July 01, 1985

Article at tamilnation.org

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The Relevance of Aurobindo: His Early Political Life & Teachings *

Sri Aurobindo - Bust at Parliament House, New Delhi

The year was 1909. The long trial in Allipore jail in Bombay had reached its penultimate stages. The charge was conspiracy to murder a British judge. Defence Counsel, young Chitranjan Das, who was himself destined to play an important role in the Indian struggle for independence, had come to the end of his closing address. His words were prophetic:

"Long after this controversy is hushed in silence, long after this turmoil and this agitation have ceased, long after the man in the dock is dead and gone, he will be looked upon as the poet of patriotism, as the prophet of nationalism and the lover of humanity: long after he is dead and gone his words will be echoed and re-echoed, not only in India but across distant seas and lands."

The man in the dock was Sri Aurobindo Ghose [OrObindO gOsh] . He was acquitted of the charge laid against him but his brother who was charged with him, was convicted and sentenced to life imprisonment in the Andaman Islands. Many years later, 5 December 1950, Aurobindo passed away in Pondicherry. Today, the ashram in which he lived in Pondicherry, attracts thousands of visitors from all over the globe. Aurobindo's life and work continue to influence and direct and his words continue to echo and re echo, not only in India, but across distant seas and lands.

Aurobindo was born on 15 August 1872 near Calcutta. Sri Aurobindo was the fourth child of Dr. Krishnadhan Ghose, a surgeon, who was a District Medical Officer at Khulna, East Bengal, and Swarnalatha Devi Ghose. He was originally named Aravinda Ackroyd. He was educated in England from the early age of seven and returned to India in 1893, having passed with distinction the Classical Tripos examinations at Cambridge University. Though he had sat for the Indian Civil Service examination and passed it, he failed to turn up for the compulsory horse riding test. Even as a student at Cambridge, his thoughts had turned to India and the struggle for independence. In Aurobindo's earliest manuscripts, dated 1890-92, are these notes:

"The patriot who offers advice to a great nation in an era of change and turmoil, should be very confident that he has something worth saying before he ventures to speak; but if he can really put some new aspect on a momentous question or emphasise any side of it that has not been clearly understood, it is his bounden duty, however obscure he may be, to ventilate it."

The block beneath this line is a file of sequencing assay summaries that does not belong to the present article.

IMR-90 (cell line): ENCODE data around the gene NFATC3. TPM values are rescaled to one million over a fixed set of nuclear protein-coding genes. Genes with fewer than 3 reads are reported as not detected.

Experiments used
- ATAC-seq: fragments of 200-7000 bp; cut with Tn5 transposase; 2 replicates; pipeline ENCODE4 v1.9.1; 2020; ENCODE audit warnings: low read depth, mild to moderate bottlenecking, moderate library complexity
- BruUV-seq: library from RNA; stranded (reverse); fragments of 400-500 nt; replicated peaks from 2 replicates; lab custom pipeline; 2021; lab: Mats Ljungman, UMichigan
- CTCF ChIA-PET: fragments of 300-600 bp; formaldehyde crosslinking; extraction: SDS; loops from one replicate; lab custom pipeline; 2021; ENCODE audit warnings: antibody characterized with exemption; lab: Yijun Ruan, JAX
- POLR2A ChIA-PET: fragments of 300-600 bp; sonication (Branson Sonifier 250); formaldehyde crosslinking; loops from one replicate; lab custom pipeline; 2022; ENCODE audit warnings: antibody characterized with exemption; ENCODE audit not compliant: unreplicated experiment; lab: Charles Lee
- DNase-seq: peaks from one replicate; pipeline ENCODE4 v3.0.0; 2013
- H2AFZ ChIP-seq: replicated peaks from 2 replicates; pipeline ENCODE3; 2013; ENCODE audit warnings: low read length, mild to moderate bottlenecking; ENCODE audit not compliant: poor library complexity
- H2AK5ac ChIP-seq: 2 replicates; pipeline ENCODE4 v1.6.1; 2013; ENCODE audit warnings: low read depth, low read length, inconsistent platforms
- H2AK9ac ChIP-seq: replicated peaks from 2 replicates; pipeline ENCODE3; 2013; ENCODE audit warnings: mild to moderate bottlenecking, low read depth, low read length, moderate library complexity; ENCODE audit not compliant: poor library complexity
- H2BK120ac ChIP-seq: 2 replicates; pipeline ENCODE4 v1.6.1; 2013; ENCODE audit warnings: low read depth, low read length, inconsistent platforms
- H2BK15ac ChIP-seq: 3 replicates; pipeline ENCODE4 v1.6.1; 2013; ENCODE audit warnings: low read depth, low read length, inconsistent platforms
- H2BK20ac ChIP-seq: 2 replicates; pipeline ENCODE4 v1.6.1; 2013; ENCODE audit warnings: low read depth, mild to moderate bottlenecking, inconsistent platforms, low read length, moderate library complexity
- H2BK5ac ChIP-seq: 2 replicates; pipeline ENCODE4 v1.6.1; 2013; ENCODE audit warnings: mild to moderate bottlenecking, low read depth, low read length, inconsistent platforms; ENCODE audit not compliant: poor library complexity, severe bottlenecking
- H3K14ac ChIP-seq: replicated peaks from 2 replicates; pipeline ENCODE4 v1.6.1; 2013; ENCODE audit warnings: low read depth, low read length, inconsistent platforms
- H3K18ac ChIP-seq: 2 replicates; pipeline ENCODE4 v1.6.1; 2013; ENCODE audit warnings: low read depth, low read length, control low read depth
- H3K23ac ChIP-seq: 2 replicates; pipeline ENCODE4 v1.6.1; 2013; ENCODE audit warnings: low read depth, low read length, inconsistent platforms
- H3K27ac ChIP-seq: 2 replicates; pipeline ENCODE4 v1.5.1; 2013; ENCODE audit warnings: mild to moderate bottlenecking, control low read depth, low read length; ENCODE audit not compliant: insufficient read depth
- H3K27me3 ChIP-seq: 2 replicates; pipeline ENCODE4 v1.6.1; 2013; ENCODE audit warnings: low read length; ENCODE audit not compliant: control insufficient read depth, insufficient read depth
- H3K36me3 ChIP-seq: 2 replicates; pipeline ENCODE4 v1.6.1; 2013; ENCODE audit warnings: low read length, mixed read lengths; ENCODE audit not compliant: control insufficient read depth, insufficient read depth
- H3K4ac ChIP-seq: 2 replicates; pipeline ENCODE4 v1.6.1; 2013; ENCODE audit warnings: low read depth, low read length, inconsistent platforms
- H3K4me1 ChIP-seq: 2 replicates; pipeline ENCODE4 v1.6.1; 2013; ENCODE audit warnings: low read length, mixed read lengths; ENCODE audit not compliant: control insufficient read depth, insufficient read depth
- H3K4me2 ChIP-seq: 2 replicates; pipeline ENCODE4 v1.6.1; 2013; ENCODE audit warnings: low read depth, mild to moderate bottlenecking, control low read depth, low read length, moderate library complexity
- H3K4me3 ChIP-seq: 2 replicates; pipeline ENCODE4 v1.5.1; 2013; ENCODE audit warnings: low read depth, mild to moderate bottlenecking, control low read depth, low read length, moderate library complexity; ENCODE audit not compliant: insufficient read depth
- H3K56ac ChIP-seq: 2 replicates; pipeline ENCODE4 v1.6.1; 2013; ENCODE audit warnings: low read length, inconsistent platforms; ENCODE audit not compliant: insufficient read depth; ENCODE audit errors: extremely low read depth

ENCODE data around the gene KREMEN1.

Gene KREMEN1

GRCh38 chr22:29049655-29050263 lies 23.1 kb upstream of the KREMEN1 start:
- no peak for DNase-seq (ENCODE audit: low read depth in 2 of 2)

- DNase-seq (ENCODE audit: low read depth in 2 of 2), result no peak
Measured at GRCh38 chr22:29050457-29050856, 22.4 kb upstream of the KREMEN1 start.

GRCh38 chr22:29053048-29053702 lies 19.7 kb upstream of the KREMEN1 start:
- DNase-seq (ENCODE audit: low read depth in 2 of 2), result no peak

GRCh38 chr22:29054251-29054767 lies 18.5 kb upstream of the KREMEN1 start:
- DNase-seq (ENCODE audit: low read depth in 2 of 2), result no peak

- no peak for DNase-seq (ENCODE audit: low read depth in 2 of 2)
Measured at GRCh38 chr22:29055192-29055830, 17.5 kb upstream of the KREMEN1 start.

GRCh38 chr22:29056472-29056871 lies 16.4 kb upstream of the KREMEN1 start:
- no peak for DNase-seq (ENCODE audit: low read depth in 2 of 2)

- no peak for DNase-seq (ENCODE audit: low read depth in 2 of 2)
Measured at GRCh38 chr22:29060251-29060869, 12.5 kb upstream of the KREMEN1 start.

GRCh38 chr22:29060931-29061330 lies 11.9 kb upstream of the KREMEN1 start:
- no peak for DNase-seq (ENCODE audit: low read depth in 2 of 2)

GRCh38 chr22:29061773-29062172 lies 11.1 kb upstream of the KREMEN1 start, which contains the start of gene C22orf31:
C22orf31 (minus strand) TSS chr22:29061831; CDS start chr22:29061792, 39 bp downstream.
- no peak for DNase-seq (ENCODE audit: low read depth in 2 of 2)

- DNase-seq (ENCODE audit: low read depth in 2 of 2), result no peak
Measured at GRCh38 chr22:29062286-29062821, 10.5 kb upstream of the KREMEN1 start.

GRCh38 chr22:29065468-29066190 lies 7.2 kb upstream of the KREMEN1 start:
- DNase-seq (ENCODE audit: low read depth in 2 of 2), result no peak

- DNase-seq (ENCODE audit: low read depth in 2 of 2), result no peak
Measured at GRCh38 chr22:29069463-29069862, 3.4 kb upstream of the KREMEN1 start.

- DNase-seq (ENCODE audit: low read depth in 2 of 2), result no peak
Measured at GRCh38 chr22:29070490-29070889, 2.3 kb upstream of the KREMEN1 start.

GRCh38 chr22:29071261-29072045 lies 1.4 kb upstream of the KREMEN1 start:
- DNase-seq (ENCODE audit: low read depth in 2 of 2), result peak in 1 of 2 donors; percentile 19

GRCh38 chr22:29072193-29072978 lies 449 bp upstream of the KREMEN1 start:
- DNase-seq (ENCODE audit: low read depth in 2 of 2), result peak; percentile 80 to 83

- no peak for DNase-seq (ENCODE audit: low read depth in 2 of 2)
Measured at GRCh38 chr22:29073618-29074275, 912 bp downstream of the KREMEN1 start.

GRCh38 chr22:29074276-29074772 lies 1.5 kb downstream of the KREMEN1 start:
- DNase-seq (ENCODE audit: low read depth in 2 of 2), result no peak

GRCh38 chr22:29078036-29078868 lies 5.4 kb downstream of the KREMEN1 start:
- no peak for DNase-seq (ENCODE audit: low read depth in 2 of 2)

The Indian National Congress was founded in 1885 by a retired British civil servant, A.O.Hume and was following the path which had been set for it by its founder, who had declared:

"Every adherent of the Congress, however noisy in declamations, however bitter in speech, is safe from burning bungalows and murdering Europeans and the like. His hopes are based upon the British nation and he will do nothing to invalidate these hopes and anger that nation."

Hume was perceptive but not entirely original. Many years earlier, in 1835, the English poet and historian, Thomas B. Macaulay, who served as President of a Committee on Public Instruction in Bengal, recommended for India (in his Minute on Education), a thoroughly English educational system which 'would create a class of persons, Indian in blood and colour but English in taste, in morals and in intellect' and it was through such a class that the British sought to perpetuate their rule. In a letter to his father in 1836, Macaulay added, "...It is my belief that if our plans of education are followed up, there will not be a single idolater among the respectable classes in Bengal thirty years hence. And this will be effected without any efforts to proselytize, without the smallest interference with religious liberty, by natural operation of knowledge and reflection. I heartily rejoice in the project."

But, Aurobindo Ghose, a Bengali, returning to India, after a 14 year education in England, first at St.Pauls, London and thereafter at Kings College, Cambridge University, quickly set about proving both Hume and Macaulay wrong.

Aurobindo's first political writing in 1893, was a sustained and reasoned attack on the reformism of the Congress leaders. It was a time when the educated youth of India were becoming increasingly restive at the failure of the path of petitioning and pleading as a way of achieving freedom. Education has a way of widening horizons which some teachers do not entirely anticipate. Aurobindo wrote in 1893 in the Indu Prakash:

"The Congress is altogether too unwieldy a body for any sort of executive work.. Not content with using a banner as a banner, we have actually caught up the staff of it with a view to breaking our enemy's heads...
Popular orators, who carry the methods of the bar into politics, are very fond of telling people that the Congress has habituated us to act together. Well, that is not quite correct; there is not the slightest evidence to show that we have at all learned to act together; the one lesson we have learned is to talk together, and that is a rather different thing...